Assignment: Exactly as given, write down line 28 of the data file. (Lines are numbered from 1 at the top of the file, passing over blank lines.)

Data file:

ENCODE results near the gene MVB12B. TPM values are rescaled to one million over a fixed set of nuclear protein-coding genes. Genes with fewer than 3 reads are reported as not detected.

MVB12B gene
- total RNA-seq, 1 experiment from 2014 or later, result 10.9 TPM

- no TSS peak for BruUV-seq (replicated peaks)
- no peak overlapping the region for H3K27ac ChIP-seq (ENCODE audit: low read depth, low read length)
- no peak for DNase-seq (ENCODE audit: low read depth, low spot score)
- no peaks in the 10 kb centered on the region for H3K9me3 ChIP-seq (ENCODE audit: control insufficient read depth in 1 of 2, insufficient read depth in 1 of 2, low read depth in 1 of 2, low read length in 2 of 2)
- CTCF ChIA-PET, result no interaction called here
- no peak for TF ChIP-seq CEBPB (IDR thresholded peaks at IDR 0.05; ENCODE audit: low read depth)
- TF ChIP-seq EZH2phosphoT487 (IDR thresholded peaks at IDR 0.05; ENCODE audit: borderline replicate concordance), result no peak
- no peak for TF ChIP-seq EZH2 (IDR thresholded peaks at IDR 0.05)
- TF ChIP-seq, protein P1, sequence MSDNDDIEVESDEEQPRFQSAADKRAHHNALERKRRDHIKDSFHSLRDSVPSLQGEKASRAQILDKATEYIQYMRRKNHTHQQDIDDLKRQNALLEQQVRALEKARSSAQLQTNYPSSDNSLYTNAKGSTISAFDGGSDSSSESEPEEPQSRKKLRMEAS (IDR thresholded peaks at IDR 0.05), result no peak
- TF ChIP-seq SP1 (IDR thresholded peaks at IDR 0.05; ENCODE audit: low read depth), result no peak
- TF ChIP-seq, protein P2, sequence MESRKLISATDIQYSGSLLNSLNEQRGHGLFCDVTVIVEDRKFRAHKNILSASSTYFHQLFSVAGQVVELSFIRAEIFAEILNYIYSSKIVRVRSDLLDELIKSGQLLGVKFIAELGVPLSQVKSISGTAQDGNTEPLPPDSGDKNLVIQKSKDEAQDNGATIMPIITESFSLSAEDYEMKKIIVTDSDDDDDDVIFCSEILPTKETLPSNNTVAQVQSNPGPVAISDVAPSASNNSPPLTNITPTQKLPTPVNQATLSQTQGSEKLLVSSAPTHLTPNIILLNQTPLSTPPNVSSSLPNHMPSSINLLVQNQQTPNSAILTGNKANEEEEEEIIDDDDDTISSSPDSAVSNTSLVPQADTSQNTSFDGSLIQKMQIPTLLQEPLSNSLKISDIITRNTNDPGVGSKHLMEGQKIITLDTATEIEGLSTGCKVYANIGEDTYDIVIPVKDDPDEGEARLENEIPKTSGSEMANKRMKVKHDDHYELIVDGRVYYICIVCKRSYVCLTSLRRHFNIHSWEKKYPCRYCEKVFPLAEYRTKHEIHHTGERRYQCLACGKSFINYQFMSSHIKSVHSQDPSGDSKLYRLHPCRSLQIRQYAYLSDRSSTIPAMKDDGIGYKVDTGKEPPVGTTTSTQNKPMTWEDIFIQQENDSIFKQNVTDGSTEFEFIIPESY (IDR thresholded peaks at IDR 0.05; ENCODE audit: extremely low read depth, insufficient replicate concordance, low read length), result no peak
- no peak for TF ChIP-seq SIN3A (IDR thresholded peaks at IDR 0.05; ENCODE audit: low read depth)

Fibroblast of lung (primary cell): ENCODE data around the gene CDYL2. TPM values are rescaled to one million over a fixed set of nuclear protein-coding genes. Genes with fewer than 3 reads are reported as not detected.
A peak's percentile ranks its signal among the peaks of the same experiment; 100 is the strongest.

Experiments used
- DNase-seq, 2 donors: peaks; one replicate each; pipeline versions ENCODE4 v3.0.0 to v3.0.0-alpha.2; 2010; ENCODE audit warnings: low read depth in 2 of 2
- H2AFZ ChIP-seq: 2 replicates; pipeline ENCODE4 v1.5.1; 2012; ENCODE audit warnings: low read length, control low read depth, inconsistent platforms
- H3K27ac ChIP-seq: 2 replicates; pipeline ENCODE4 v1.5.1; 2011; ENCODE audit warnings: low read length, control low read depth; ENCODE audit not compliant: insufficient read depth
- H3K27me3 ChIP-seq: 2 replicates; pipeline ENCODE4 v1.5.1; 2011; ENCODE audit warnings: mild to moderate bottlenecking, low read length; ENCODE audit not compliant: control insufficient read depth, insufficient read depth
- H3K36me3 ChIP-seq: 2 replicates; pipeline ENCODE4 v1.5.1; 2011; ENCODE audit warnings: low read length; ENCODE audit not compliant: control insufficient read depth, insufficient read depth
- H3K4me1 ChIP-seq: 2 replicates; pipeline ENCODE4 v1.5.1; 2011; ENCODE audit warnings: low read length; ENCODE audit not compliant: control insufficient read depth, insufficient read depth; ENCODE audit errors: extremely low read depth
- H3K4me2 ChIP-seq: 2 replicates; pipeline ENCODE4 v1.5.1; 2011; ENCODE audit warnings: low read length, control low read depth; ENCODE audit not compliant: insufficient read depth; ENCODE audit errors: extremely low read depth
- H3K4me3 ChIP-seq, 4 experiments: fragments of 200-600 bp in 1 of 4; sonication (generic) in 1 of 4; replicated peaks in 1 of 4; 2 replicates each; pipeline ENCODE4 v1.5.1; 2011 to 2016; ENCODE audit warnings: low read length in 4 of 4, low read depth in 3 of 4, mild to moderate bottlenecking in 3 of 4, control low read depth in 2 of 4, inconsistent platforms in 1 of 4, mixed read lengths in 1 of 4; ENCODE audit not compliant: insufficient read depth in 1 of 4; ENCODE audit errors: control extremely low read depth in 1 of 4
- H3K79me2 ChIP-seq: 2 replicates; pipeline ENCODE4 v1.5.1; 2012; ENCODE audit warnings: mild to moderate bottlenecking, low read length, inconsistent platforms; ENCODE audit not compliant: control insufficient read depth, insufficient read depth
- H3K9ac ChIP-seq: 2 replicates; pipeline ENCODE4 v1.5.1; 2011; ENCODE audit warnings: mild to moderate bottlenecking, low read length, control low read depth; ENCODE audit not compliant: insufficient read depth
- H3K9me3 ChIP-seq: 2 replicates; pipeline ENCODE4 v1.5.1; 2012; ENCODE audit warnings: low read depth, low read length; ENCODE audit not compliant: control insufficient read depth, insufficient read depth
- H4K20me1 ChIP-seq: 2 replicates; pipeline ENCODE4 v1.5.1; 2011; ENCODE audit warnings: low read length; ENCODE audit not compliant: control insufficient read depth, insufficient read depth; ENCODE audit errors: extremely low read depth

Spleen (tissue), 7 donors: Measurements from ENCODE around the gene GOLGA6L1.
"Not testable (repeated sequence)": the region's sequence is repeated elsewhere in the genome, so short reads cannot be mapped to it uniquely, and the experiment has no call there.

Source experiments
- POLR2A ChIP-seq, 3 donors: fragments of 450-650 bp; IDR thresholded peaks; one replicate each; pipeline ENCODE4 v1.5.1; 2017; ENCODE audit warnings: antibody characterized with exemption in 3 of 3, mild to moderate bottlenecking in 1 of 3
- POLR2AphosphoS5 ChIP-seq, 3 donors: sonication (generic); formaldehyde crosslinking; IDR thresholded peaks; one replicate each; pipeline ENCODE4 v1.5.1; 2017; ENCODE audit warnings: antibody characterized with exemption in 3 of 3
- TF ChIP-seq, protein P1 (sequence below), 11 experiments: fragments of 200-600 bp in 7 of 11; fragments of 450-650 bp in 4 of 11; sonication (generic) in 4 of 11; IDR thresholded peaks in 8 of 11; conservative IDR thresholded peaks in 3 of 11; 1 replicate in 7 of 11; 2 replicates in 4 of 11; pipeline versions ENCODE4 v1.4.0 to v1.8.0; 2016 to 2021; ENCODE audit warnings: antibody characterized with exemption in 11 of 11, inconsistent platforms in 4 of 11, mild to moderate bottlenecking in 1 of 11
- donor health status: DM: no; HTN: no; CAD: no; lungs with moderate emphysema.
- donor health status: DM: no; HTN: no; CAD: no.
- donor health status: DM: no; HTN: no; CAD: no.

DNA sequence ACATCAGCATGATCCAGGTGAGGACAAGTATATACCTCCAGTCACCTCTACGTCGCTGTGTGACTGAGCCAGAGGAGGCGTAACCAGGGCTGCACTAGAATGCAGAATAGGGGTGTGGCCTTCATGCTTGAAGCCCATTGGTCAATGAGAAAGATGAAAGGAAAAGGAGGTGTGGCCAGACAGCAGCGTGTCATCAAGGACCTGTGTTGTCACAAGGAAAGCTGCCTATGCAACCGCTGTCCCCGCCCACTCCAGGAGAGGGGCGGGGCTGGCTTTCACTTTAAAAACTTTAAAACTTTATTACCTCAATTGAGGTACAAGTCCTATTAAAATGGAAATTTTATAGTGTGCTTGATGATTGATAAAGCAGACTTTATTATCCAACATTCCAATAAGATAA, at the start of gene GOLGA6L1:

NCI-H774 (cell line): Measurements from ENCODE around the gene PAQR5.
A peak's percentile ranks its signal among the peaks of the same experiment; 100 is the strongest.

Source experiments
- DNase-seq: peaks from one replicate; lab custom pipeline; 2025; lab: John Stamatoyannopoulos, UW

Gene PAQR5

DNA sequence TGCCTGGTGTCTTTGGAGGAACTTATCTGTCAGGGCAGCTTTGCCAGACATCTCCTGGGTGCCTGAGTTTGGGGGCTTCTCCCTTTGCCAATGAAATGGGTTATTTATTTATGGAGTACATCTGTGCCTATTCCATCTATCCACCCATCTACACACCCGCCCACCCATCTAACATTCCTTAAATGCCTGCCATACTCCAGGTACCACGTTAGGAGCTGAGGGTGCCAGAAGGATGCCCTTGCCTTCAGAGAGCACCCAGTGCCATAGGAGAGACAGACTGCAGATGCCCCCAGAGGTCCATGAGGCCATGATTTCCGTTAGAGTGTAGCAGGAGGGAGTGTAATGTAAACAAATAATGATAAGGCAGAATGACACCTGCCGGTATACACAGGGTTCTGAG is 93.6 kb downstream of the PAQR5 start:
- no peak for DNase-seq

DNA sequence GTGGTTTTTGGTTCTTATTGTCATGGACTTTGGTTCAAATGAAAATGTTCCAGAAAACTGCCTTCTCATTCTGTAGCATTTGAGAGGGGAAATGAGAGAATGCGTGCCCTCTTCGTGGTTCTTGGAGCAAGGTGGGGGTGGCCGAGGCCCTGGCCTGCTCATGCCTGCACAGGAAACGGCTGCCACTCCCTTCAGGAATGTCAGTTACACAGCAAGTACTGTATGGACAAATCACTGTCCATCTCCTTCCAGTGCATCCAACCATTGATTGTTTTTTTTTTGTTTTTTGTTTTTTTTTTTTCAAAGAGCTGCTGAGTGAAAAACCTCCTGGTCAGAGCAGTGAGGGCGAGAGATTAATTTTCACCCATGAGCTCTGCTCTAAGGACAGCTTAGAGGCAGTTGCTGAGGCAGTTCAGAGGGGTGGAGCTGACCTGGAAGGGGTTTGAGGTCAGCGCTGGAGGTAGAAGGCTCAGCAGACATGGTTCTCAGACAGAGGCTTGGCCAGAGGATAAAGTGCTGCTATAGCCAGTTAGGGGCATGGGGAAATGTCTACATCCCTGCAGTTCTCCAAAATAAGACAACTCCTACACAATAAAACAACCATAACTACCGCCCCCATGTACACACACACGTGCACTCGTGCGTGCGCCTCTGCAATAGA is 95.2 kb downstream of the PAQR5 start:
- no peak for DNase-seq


- H3K9ac ChIP-seq: 2 replicates; pipeline ENCODE4 v1.5.1; 2011; ENCODE audit warnings: mild to moderate bottlenecking, low read length, control low read depth; ENCODE audit not compliant: insufficient read depth